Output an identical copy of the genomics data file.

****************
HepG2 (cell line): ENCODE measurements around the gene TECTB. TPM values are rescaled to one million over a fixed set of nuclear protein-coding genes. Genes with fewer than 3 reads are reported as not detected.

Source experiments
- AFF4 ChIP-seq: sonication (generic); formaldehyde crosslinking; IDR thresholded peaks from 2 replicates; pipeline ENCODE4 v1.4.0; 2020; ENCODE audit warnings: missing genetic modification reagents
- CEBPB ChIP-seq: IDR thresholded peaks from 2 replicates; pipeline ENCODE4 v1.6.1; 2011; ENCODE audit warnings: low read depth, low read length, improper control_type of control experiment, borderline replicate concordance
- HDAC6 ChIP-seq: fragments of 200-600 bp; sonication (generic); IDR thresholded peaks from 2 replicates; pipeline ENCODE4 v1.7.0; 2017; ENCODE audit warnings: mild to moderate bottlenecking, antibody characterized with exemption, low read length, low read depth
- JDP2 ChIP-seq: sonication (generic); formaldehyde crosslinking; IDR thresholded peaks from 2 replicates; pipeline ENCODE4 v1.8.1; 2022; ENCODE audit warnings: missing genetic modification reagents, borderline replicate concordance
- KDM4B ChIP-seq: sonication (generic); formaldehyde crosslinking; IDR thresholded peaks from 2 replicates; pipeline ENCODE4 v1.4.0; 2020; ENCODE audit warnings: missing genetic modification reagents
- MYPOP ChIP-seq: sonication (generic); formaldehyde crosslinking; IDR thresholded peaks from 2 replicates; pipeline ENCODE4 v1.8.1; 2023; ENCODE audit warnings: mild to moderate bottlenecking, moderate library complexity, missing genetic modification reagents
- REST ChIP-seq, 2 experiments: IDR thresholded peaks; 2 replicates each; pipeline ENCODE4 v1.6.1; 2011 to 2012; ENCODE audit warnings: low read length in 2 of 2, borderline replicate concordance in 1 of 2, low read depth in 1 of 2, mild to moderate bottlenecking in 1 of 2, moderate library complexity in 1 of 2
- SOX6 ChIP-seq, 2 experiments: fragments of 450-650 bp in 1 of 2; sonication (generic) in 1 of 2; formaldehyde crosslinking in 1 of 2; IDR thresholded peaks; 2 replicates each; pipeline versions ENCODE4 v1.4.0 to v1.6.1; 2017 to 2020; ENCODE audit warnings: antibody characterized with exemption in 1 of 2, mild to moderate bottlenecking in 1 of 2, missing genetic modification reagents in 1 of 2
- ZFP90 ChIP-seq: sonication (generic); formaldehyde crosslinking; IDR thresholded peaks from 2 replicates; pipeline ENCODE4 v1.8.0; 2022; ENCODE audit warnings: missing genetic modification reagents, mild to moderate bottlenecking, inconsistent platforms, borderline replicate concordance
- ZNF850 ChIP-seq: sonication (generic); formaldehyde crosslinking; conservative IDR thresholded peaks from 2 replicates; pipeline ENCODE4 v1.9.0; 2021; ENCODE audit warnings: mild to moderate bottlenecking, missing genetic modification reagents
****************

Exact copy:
HepG2 (cell line): ENCODE measurements around the gene TECTB. TPM values are rescaled to one million over a fixed set of nuclear protein-coding genes. Genes with fewer than 3 reads are reported as not detected.

Source experiments
- AFF4 ChIP-seq: sonication (generic); formaldehyde crosslinking; IDR thresholded peaks from 2 replicates; pipeline ENCODE4 v1.4.0; 2020; ENCODE audit warnings: missing genetic modification reagents
- CEBPB ChIP-seq: IDR thresholded peaks from 2 replicates; pipeline ENCODE4 v1.6.1; 2011; ENCODE audit warnings: low read depth, low read length, improper control_type of control experiment, borderline replicate concordance
- HDAC6 ChIP-seq: fragments of 200-600 bp; sonication (generic); IDR thresholded peaks from 2 replicates; pipeline ENCODE4 v1.7.0; 2017; ENCODE audit warnings: mild to moderate bottlenecking, antibody characterized with exemption, low read length, low read depth
- JDP2 ChIP-seq: sonication (generic); formaldehyde crosslinking; IDR thresholded peaks from 2 replicates; pipeline ENCODE4 v1.8.1; 2022; ENCODE audit warnings: missing genetic modification reagents, borderline replicate concordance
- KDM4B ChIP-seq: sonication (generic); formaldehyde crosslinking; IDR thresholded peaks from 2 replicates; pipeline ENCODE4 v1.4.0; 2020; ENCODE audit warnings: missing genetic modification reagents
- MYPOP ChIP-seq: sonication (generic); formaldehyde crosslinking; IDR thresholded peaks from 2 replicates; pipeline ENCODE4 v1.8.1; 2023; ENCODE audit warnings: mild to moderate bottlenecking, moderate library complexity, missing genetic modification reagents
- REST ChIP-seq, 2 experiments: IDR thresholded peaks; 2 replicates each; pipeline ENCODE4 v1.6.1; 2011 to 2012; ENCODE audit warnings: low read length in 2 of 2, borderline replicate concordance in 1 of 2, low read depth in 1 of 2, mild to moderate bottlenecking in 1 of 2, moderate library complexity in 1 of 2
- SOX6 ChIP-seq, 2 experiments: fragments of 450-650 bp in 1 of 2; sonication (generic) in 1 of 2; formaldehyde crosslinking in 1 of 2; IDR thresholded peaks; 2 replicates each; pipeline versions ENCODE4 v1.4.0 to v1.6.1; 2017 to 2020; ENCODE audit warnings: antibody characterized with exemption in 1 of 2, mild to moderate bottlenecking in 1 of 2, missing genetic modification reagents in 1 of 2
- ZFP90 ChIP-seq: sonication (generic); formaldehyde crosslinking; IDR thresholded peaks from 2 replicates; pipeline ENCODE4 v1.8.0; 2022; ENCODE audit warnings: missing genetic modification reagents, mild to moderate bottlenecking, inconsistent platforms, borderline replicate concordance
- ZNF850 ChIP-seq: sonication (generic); formaldehyde crosslinking; conservative IDR thresholded peaks from 2 replicates; pipeline ENCODE4 v1.9.0; 2021; ENCODE audit warnings: mild to moderate bottlenecking, missing genetic modification reagents